[0030] Password agreement protocols such as those used in the present invention will now be discussed. The goal of a password agreement protocol is to allow two devices to negotiate a connection key and a shared random password such that when the two devices have computed matching passwords, the connection is guaranteed to be secure against eavesdroppers, and secure against active attack in direct and sole proportion to the size of the password.

[0031] For example, a matching 4-digit password guarantees that there is a maximum 1/10,000 chance that a middleman is present. This guarantee is independent of the computational power of the middleman.

[0032] To show the subtlety of the password agreement protocol problem, a simple variant of a Diffie-Hellman key agreement will be discussed, which when used in the Out-Out password model, is open to attack.

[0033] When two devices interact for the first time, one of them initiates a Diffie-,Hellman key exchange, which results in both devices sharing a Diffie-Hellman agreed key. Both devices also derive a shared password from the agreed key. In an attempt to avoid the Diffie-Hellman middleman attack, both devices display the password in some suitable form, which the user cross-check's manually. If the passwords are the same, this is supposed to guarantee that no middleman has been involved. The system must also let the user abort when they do not match.

[0034] The security of Diffie-Hellman guarantees that a middleman cannot negotiate two identical keys with two target users. However, the security of a password agreement protocol requires a tighter constraint; that a middleman cannot negotiate two matching passwords with two target users. This constraint is also related in a subtle way to the general assumption that the user compares passwords accurately.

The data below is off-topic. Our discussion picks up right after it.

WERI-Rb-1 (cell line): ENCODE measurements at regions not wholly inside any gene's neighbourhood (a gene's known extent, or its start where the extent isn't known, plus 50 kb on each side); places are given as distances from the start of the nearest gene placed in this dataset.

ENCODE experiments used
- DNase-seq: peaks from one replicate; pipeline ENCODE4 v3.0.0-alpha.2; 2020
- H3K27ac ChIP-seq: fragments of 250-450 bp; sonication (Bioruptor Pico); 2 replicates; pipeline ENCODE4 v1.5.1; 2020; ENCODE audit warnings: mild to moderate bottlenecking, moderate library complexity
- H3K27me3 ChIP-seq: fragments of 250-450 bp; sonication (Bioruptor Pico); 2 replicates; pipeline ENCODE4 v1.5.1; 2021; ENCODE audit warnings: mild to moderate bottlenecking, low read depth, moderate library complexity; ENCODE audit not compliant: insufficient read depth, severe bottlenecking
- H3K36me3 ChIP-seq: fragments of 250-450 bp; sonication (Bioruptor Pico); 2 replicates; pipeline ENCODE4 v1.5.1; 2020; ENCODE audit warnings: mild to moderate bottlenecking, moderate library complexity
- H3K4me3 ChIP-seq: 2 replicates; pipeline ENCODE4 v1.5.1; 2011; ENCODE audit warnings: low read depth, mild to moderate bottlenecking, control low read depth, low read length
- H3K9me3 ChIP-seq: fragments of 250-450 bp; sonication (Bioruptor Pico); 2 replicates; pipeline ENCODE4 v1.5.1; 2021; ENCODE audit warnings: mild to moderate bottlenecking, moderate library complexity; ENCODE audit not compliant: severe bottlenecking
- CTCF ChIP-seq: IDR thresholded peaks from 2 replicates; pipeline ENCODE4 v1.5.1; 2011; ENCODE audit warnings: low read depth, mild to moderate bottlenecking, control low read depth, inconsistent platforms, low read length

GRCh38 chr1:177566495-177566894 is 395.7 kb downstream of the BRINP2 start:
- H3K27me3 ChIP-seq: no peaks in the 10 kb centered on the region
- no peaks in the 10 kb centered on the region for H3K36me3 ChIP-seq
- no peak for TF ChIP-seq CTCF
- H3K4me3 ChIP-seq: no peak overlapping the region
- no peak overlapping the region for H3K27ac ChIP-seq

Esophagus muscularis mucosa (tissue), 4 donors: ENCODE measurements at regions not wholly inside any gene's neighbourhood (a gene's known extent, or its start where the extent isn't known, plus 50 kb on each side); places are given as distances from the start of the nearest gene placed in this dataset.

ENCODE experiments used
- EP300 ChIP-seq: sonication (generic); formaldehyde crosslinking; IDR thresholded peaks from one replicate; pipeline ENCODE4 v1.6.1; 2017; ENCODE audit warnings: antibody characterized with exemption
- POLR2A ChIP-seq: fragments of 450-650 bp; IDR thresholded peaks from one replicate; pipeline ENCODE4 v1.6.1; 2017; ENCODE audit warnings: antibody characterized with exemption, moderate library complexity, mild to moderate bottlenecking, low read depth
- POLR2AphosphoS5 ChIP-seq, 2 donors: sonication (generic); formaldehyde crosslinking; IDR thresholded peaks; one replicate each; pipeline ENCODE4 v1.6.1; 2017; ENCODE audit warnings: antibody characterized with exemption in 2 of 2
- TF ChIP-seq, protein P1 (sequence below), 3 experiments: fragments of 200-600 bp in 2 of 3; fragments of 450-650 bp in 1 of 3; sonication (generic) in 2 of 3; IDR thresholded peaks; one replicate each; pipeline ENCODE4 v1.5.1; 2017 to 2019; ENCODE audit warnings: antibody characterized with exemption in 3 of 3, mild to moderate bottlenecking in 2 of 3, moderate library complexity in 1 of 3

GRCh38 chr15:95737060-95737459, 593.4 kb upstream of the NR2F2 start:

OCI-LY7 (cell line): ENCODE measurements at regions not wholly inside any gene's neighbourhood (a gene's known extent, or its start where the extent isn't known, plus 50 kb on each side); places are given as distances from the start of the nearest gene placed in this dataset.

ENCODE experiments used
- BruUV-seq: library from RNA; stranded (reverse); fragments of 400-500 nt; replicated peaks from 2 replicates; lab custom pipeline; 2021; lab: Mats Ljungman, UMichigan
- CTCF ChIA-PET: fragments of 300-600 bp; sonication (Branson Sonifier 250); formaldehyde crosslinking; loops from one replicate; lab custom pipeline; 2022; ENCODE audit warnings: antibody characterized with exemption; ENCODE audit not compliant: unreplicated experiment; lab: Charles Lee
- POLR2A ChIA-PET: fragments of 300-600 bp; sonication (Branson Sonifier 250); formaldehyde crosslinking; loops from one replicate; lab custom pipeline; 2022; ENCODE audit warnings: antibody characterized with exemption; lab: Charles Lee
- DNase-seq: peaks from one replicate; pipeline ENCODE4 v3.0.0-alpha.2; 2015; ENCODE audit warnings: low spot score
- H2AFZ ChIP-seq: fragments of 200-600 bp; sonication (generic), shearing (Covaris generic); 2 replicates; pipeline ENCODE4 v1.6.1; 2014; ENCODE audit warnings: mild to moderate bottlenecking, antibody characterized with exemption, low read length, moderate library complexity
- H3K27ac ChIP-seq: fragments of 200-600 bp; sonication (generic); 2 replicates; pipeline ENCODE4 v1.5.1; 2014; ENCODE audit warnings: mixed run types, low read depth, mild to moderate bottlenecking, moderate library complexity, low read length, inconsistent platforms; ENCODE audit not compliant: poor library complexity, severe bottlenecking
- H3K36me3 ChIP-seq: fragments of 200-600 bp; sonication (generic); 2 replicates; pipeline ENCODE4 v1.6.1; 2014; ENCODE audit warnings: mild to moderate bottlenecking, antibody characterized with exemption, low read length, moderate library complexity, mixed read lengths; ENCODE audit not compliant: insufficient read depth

[0035] These assumptions are interrelated. Larger key values may seem to provide more security, but as larger values are also less convenient, they are more likely to encourage the user to make mistakes, or perhaps completely skip the confirmation step. The system may require the user to accurately compare cryptographically large passwords, but it may be vulnerable in light of the fact that people tend to ignore partial mismatches of large values, such as only looking at the first or last few digits. Thus, the present invention is concerned about attacks where the keys may appear similar enough to fool a significant number of users. Convenience is paramount issue that may force the system designer to compare small passwords, and at the very least requires the system to be reasonably secure when small portions of large passwords are compared.

[0036] The Maher paper further described steps to checking the received values to detect trivial cases of 1 and −1, and to split the transmitted values in half, sending first halves before both second halves, to prevent birthday attacks. While the Maher paper is unclear on the nature of the attack that is ostensibly prevented, an attack on that method is discussed below.

[0037] A generic class of middleman attack will be discussed relating to a simple Diffie-Hellman exchange that can exploit either (1) knowledge of human failure tendencies, or (2) knowledge of how a system truncates the display of the agreed keys. The general attack can be custom-tailored to fit a specific system or population of users. A more specific attack on the variation of this method mentioned in the Maher paper will also be discussed.

[0038] Constructive middleman attack on simple Diffie-Hellman will now be discussed.